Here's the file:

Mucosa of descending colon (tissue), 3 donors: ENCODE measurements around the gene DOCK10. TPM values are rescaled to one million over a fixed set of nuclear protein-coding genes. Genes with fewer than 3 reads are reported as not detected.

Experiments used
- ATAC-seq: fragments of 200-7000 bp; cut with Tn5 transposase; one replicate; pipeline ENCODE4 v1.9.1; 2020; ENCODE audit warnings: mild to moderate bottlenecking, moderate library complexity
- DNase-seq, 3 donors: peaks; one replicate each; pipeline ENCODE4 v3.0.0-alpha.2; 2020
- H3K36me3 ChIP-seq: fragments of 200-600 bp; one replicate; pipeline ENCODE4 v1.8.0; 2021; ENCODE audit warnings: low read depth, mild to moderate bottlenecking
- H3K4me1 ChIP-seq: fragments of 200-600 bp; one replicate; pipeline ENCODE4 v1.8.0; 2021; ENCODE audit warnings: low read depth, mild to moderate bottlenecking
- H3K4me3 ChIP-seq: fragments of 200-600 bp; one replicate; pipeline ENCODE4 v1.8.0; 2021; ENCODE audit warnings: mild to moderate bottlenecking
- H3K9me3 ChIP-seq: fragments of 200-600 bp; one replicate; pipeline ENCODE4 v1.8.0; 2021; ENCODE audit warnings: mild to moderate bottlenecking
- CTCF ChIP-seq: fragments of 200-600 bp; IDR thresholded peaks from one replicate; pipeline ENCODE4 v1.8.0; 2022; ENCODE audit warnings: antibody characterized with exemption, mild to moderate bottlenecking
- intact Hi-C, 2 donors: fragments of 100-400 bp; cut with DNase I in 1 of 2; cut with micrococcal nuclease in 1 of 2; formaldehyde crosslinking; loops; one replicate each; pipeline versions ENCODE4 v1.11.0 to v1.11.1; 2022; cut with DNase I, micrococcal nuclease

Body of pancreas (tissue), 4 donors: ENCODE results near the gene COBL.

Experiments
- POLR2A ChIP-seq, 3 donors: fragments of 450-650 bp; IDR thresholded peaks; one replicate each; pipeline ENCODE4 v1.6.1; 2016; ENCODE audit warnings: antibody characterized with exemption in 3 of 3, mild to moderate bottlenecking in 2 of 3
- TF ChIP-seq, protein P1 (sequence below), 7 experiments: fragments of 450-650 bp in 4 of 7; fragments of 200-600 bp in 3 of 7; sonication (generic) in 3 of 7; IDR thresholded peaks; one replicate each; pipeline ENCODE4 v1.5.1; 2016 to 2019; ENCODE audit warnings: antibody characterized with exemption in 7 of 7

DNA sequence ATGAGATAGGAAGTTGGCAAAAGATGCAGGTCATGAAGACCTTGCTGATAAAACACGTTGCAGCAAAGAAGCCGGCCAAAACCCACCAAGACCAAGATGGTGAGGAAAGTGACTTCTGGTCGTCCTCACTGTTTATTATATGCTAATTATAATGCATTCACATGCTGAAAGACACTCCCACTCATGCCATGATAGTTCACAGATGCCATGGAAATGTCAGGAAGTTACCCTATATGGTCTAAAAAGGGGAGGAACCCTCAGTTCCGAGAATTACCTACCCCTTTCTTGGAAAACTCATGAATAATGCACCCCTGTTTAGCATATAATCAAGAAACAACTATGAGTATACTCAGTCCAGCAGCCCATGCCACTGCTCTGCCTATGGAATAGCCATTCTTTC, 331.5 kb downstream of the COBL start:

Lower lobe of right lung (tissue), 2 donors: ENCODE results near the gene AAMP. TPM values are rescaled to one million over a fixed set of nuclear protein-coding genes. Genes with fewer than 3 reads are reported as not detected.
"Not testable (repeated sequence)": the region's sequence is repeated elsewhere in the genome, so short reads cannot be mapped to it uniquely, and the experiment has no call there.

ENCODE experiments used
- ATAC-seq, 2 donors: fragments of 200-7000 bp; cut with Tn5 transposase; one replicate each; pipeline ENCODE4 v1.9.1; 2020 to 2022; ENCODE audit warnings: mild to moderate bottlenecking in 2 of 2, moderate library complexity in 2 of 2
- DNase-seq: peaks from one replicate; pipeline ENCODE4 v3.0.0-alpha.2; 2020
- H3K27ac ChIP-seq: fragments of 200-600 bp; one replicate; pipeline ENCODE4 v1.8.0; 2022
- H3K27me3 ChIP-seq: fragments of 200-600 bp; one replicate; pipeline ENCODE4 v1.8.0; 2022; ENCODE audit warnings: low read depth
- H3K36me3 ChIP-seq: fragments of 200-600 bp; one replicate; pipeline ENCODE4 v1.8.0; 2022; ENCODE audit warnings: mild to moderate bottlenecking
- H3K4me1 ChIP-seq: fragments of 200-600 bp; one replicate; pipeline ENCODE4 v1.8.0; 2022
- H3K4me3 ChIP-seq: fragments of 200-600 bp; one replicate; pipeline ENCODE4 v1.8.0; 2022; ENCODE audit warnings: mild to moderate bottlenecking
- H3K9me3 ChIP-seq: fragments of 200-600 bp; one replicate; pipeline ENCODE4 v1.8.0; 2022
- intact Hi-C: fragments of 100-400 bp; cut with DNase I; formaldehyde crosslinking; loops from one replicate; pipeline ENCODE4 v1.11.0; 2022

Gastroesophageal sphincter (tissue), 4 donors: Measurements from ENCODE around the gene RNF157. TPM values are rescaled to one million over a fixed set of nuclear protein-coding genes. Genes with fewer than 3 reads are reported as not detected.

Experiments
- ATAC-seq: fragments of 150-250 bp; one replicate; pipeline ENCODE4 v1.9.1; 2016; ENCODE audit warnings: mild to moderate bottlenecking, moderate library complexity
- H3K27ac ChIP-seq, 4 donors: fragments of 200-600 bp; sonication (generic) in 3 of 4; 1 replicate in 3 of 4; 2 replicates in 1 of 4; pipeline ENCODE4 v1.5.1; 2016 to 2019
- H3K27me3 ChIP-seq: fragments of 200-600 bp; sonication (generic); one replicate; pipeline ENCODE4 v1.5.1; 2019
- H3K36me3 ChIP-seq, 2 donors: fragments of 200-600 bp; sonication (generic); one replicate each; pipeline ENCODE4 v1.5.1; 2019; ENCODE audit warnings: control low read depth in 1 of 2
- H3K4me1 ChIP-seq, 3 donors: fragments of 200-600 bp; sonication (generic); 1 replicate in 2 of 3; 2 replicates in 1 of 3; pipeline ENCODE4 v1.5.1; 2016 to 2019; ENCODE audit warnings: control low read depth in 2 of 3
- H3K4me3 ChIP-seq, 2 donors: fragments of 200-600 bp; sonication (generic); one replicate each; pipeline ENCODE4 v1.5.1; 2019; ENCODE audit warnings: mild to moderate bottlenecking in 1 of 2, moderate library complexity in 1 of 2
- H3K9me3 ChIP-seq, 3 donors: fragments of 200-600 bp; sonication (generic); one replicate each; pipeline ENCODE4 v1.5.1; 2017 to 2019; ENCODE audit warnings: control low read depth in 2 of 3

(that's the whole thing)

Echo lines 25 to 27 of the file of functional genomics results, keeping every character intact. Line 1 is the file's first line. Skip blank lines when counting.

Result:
- H3K4me3 ChIP-seq: fragments of 200-600 bp; one replicate; pipeline ENCODE4 v1.8.0; 2022; ENCODE audit warnings: mild to moderate bottlenecking
- H3K9me3 ChIP-seq: fragments of 200-600 bp; one replicate; pipeline ENCODE4 v1.8.0; 2022
- intact Hi-C: fragments of 100-400 bp; cut with DNase I; formaldehyde crosslinking; loops from one replicate; pipeline ENCODE4 v1.11.0; 2022